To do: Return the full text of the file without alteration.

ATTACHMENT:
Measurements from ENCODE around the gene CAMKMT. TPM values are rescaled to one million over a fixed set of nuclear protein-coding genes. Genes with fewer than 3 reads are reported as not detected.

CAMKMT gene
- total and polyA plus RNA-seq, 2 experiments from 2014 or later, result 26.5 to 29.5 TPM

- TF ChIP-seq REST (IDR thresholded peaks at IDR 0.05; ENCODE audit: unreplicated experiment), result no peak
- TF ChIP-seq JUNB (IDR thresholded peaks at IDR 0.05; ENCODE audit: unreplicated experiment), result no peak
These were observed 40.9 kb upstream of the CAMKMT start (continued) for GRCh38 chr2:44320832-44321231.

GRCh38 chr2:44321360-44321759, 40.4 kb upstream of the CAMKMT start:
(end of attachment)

Measurements from ENCODE around the gene CAMKMT. TPM values are rescaled to one million over a fixed set of nuclear protein-coding genes. Genes with fewer than 3 reads are reported as not detected.

CAMKMT gene
- total and polyA plus RNA-seq, 2 experiments from 2014 or later, result 26.5 to 29.5 TPM

- TF ChIP-seq REST (IDR thresholded peaks at IDR 0.05; ENCODE audit: unreplicated experiment), result no peak
- TF ChIP-seq JUNB (IDR thresholded peaks at IDR 0.05; ENCODE audit: unreplicated experiment), result no peak
These were observed 40.9 kb upstream of the CAMKMT start (continued) for GRCh38 chr2:44320832-44321231.

GRCh38 chr2:44321360-44321759, 40.4 kb upstream of the CAMKMT start: